My friend Susan was standing knee-high in the ocean in Zihuatanejo, Mexico. The surf seemed calm enough when a wave suddenly picked her up and dropped her over onto her ankle, which broke in several places.
Susan knew she was in trouble; the pain was severe. She was swimming alone and no one was nearby. She sat up, legs stretched out toward the sea, and let the next few waves carry her back to shore. Then she waved and shouted until people noticed her. They carried her out of the water and onto a chaise lounge in the shade of a beach umbrella. Someone called the paramedics.
It was the fifth day of a seven-day yoga and meditation retreat, a day when participants had been invited to spend the time outside of structured meetings in silence and solitude. Moments after Susan’s rescue, though, word of her accident spread down the beach, and other retreatants, some of them her professional colleagues, others new friends, rushed to her aid. Someone put a wet cloth on her brow. Someone else improvised an ice pack with a plastic bag and ice cubes from the cold drink concession. Someone said, “Take a deep breath. Now another breath. You’ll be fine. Help is on the way.”
Susan said, “I’m so sorry to cause all this fuss. This was supposed to be a quiet day.”
“Don’t even think about that,” people replied.
“The important thing is for you to get taken care of.”
“I’ll get you water to sip.”
“I’ll cover you with a towel.”
The paramedics arrived. They had to strap Susan on a stretcher and carry her up several flights of narrow stone steps from the beach to the ambulance, one person in front and one in back. Several of us followed close behind and watched the stretcher being maneuvered up the twisting steps. I sat with Susan in the ambulance as the paramedics prepared to leave with her. The topic of that morning’s meditation class had been how to frame difficult experiences in a context large enough to maintain equanimity in the mind. Susan looked over at me and smiled.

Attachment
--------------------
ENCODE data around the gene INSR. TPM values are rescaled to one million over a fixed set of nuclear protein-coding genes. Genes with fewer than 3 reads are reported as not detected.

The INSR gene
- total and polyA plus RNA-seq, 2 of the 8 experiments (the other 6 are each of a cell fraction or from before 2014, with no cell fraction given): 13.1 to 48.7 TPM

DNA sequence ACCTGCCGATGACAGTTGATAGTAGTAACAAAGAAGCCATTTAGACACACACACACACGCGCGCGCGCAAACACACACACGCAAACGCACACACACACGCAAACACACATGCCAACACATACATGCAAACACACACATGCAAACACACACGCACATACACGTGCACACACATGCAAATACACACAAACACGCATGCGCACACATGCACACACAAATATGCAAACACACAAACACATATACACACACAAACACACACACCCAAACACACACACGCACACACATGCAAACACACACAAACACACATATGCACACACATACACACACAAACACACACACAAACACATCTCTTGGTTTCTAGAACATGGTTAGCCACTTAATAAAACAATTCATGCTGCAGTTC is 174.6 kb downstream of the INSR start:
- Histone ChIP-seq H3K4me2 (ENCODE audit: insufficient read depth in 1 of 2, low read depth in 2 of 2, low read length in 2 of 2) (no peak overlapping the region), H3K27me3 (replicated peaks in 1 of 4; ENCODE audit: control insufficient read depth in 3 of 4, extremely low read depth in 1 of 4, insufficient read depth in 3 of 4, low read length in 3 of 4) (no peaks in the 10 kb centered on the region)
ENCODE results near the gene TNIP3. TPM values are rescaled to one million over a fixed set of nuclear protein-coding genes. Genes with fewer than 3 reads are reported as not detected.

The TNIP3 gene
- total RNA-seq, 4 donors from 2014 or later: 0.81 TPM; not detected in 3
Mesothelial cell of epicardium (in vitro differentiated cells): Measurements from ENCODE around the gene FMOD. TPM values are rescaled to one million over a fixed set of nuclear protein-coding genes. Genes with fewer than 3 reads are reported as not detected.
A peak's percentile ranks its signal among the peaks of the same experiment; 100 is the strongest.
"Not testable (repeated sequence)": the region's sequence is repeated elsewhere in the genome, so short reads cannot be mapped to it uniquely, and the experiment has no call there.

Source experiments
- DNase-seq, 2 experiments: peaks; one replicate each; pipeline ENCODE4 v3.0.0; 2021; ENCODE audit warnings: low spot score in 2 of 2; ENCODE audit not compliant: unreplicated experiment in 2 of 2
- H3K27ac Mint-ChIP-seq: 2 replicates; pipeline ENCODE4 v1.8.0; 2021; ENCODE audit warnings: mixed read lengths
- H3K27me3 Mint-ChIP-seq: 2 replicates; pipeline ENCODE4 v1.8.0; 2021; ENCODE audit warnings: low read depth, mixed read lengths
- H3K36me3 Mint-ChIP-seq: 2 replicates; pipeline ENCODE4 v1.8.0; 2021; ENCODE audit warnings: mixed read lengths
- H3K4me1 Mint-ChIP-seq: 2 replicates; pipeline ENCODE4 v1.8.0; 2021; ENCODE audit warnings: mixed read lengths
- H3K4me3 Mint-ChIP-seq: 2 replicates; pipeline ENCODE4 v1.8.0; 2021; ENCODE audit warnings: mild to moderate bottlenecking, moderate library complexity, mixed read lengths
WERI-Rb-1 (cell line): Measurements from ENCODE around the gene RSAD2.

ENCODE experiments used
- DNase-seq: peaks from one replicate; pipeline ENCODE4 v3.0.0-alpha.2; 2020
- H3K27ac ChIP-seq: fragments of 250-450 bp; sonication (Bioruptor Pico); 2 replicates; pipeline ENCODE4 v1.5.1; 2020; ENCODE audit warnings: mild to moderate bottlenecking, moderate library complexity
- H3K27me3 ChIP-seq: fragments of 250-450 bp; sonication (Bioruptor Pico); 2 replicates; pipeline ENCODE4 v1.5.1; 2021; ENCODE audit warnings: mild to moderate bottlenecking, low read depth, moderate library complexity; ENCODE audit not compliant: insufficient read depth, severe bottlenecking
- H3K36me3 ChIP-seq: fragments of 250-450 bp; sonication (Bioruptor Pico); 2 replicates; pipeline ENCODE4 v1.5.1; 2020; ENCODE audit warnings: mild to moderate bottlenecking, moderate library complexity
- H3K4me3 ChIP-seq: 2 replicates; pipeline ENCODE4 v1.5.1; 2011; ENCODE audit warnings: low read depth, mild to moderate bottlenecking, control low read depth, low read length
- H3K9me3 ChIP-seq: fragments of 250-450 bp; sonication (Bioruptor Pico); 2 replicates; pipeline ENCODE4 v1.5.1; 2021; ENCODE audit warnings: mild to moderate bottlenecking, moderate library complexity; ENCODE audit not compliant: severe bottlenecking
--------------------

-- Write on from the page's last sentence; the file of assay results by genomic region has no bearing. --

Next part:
“This is the best first experience I have ever had of needing to be rescued by a paramedic,” she said. We both laughed.
“I’ll tell the group you said that when I am teaching tonight,” I said. “They’ll like that.”
The group did like it. They applauded. It buoys up everyone’s courage to be reminded that there is a redemptive perspective, a wider “frame” that the mind can put around an event to make it, at least temporarily, more manageable.
In truth, although the moment in the ambulance was lightened, there were many difficult times for Susan over the months it took for her to recuperate from surgery. The fact that redeemed moments are temporary—well, everything is temporary! The fact that they can happen—in a moment of gratitude or appreciation—is what matters. Such moments give the mind a respite from the confusing immediate drama and allow for a wiser perspective. That includes the specific wisdom that this situation, although difficult, is time-limited.
Along with the truth that “This hurts a lot” and the view that “Tomorrow’s trip back to New York City is going to be tough,” there are other clearly apparent truths present: People are kind. Even strangers are roused by the distress of others and try to help. And unexpected things happen. You never, ever know for sure what the next moment will bring. Life is mysteriously both surprising and precarious. It’s a lucky thing to be alive.
A summary of all those truths, “Life is difficult, but we have the heart to do it gracefully,” is another way to say what the Buddha taught.